Exclusive: Serious falling-out with Washington over Olmert’s Syria talks

debkafile‘s Washington sources report that the Bush administration is “reassessing” its relations with Jerusalem over Israeli prime minister Ehud Olmert’s decision to embark on peace talks with Syria through Turkish mediators. One US official called the move a “slap in the face” two weeks after President George Bush declared that America stood by Israel in opposing negotiations with “terrorists and radicals.”
Our sources report fears that Israel may find some of the benefits of America’s closest regional ally withheld for the remainder of Bush’s term in office – direct dialogue between the White House and prime minister’s office, intelligence-sharing, diplomatic coordination on Middle East strategy and other urgent business. Israel’s defense establishment and military high command are concerned about possible delays in the flow of essential supplies of equipment. Olmert’s close aides, especially those involved in the peace talks with Syria, may no longer enjoy a warm top-level welcome in Washington.
According to a US official, who asked to remain unnamed, the decision to cool ties with Jerusalem followed the discovery by American agents in Turkey that Olmert’s senior advisers, Yoram Turbovich and Shalom Turjeman, and a Syrian delegation arrived in Istanbul for indirect peace talks. The two delegations stayed at the same hotel for three days and a Turkish go-between shuttled between their rooms.
Since 2003, it has been administration policy to isolate Syria and boycott its top officials for facilitating the flow of terrorists into Iraq, its efforts to destabilize the pro-Western Lebanese government and its close ties with Iran.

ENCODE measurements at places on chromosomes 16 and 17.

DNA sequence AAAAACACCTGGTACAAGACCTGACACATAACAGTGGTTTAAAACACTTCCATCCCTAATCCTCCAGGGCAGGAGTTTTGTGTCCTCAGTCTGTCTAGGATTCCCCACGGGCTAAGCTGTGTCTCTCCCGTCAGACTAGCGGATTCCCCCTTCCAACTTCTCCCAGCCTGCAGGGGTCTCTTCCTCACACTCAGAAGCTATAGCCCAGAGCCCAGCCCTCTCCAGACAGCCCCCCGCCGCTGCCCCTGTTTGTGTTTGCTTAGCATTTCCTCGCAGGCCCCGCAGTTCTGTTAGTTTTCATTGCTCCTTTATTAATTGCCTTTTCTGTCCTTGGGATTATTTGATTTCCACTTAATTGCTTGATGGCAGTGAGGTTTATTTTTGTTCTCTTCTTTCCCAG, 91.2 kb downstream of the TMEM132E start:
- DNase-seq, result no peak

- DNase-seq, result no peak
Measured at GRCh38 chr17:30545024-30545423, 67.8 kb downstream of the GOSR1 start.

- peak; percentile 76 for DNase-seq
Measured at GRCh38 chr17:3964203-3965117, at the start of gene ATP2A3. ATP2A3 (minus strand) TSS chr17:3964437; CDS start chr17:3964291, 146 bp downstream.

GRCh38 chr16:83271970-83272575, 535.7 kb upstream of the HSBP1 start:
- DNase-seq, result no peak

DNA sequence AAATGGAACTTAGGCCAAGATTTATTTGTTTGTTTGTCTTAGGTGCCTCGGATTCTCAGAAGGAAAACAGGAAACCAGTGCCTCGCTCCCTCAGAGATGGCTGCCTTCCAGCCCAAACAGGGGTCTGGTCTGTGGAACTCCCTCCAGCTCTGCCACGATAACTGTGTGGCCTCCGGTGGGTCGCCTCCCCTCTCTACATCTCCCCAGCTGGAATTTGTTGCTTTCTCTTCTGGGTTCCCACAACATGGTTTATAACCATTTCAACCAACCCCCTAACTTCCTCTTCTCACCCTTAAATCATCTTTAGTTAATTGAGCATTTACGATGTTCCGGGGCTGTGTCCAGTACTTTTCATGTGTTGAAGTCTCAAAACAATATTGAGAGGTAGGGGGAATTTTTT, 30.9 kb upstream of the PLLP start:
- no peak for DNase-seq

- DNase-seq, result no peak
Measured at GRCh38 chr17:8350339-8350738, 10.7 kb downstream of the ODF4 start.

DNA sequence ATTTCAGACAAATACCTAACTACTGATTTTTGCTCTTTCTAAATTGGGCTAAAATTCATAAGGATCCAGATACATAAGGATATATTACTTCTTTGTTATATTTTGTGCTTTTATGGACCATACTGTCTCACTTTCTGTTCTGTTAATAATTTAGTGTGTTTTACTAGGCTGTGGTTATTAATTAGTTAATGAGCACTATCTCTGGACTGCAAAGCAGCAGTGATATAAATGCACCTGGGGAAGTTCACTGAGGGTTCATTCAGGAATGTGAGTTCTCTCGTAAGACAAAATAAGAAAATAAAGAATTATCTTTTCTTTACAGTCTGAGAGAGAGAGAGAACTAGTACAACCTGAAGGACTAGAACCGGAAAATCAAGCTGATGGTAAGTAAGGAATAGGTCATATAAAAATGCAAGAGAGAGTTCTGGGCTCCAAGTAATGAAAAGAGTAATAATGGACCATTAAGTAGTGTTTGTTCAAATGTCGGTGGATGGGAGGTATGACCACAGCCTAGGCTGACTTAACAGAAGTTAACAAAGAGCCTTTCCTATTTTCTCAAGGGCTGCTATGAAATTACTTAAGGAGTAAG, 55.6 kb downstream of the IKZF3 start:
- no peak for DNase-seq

The Americans were particularly displeased when they discovered the identity of the Syrian negotiators: Riyad Dadawi, legal adviser to the foreign ministry and president Bashar Assad’s strategist for the UN-sponsored probe and future trial in the 2005 murder of former Lebanese prime minister Rafiq Hariri; and the colonel who liaises for the Syrian army with Iran’s Revolutionary Guards and the Lebanese Hizballah terrorists.
Three days after Jerusalem, Damascus and Ankara announced that peace talks had begun, the Syrian defense minister Hassan Turkmani landed in Tehran to boost military ties with Iran.
The American official commented dryly that if the Olmert government is prepared to consort with such characters, it should not be surprised by the administration’s

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